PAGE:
She paused. I was silent. By my soul, thought I, this sweet creature will at last undo me!

She proceeded: What now remains, but that you pronounce me free of all obligation to you? and that you hinder me not from pursuing the destiny that shall be allotted me?

Again she paused. I was still silent; meditating whether to renounce all further designs upon her; whether I had not received sufficient evidence of a virtue, and of a greatness of soul, that could not be questioned or impeached.

She went on: Propitious to me be your silence, Mr. Lovelace!—Tell me, that I am free of all obligation to you. You know, I never made you promises. You know, that you are not under any to me.—My broken fortunes I matter not—

She was proceeding—My dearest life, said I, I have been all this time, though you fill me with doubts of your favour, busy in the nuptial preparations. I am actually in treaty for equipage.

Equipage, Sir!—Trappings, tinsel!—What is equipage; what is life; what is any thing; to a creature sunk so low as I am in my own opinion!— Labouring under a father’s curse!—Unable to look backward without self- reproach, or forward without terror!—These reflections strengthened by every cross accident!—And what but cross accidents befall me!—All my darling schemes dashed in pieces, all my hopes at an end; deny me not the liberty to refuge myself in some obscure corner, where neither the enemies you have made me, nor the few friends you have left me, may ever hear of the supposed rash-one, till those happy moments are at hand, which shall expiate for all!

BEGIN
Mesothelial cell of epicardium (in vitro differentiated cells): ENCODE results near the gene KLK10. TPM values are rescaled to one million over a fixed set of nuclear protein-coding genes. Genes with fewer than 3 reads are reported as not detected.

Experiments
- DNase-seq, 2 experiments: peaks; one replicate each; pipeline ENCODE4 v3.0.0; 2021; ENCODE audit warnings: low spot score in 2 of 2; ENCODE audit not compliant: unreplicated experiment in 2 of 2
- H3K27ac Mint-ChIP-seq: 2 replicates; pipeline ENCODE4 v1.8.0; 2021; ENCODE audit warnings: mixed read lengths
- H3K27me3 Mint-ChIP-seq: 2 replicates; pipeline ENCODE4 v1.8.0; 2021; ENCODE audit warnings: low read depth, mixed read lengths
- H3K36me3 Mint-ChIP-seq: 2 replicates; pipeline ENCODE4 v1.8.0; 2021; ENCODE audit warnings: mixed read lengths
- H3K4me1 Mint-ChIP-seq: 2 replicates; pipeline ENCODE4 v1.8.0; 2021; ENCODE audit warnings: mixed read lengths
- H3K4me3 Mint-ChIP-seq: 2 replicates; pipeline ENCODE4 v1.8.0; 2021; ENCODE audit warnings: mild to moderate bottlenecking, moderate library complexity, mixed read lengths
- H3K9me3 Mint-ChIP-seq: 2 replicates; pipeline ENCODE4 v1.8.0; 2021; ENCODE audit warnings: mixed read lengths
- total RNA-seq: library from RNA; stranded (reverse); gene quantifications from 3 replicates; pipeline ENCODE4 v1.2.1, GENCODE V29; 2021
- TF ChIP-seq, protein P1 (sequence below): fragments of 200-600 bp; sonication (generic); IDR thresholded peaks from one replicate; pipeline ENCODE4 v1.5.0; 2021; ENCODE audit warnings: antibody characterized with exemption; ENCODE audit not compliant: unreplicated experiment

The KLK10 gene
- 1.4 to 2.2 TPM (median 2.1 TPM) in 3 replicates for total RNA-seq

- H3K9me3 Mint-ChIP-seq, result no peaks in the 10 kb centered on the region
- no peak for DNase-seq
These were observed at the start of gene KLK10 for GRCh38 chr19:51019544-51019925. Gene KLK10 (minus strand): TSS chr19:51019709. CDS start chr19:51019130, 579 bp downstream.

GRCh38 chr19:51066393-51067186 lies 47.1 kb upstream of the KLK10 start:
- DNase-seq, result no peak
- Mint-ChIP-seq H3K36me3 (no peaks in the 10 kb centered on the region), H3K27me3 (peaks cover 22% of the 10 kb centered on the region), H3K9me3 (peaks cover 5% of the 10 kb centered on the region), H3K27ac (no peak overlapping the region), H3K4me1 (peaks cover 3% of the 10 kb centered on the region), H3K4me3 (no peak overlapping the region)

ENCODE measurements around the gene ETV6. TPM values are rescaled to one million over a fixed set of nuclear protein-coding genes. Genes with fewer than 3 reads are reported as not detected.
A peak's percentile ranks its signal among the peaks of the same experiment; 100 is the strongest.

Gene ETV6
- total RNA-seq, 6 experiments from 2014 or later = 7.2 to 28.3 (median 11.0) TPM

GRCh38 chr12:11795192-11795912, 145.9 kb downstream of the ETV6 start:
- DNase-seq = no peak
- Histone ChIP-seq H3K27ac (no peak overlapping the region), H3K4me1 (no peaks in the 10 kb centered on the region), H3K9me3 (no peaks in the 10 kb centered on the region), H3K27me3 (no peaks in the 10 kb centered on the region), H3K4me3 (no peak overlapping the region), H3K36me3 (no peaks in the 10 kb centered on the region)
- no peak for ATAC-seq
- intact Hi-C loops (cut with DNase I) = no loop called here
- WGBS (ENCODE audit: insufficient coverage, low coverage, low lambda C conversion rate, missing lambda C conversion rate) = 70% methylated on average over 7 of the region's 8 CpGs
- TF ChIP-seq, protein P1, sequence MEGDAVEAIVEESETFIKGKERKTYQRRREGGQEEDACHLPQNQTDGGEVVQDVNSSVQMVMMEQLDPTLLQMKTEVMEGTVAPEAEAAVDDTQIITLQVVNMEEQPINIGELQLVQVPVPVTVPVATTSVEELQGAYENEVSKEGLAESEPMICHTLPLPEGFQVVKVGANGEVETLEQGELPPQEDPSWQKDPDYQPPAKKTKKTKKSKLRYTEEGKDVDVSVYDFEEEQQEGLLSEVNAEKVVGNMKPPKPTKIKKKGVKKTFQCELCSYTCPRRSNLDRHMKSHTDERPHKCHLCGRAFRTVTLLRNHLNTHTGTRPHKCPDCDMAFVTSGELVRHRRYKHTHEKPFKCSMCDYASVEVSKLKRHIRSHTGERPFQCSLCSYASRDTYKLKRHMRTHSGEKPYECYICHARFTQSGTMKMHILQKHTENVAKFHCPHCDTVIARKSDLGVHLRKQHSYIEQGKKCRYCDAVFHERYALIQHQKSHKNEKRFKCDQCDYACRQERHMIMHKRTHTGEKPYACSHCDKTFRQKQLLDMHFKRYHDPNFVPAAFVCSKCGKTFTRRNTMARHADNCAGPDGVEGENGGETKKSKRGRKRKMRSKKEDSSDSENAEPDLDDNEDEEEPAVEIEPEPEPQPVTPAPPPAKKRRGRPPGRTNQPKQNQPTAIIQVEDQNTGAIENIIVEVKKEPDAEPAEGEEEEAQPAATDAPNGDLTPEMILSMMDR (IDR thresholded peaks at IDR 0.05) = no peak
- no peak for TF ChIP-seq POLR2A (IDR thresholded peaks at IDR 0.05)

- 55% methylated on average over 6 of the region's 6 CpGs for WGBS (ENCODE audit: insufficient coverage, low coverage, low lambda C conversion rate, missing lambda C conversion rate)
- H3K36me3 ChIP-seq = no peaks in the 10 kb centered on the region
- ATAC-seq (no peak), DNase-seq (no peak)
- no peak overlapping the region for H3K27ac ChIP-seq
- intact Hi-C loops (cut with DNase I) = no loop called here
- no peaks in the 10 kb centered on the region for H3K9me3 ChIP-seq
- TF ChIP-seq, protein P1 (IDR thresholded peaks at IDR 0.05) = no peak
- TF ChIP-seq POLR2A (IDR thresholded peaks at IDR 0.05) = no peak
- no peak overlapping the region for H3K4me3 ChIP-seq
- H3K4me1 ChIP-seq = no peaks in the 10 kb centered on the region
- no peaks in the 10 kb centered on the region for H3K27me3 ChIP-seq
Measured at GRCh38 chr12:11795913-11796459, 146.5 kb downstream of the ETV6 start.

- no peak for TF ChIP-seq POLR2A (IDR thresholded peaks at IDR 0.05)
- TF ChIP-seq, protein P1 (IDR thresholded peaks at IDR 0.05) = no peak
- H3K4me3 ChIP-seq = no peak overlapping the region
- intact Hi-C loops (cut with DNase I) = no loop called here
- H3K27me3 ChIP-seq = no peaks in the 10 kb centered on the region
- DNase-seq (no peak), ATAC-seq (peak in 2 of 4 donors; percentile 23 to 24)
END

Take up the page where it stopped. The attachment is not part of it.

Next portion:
I had not a word to say for myself. Such a war in my mind had I never known. Gratitude, and admiration of the excellent creature before me, combating with villanous habit, with resolutions so premeditatedly made, and with view so much gloried in!—An hundred new contrivances in my head, and in my heart, that to be honest, as it is called, must all be given up, by a heart delighting in intrigue and difficulty—Miss Howe’s virulences endeavoured to be recollected—yet recollection refusing to bring them forward with the requisite efficacy—I had certainly been a lost man, had not Dorcas come seasonably in with a letter.—On the superscription written—Be pleased, Sir, to open it now.

I retired to the window—opened it—it was from Dorcas herself.—These the contents—’Be pleased to detain my lady: a paper of importance to transcribe. I will cough when I have done.’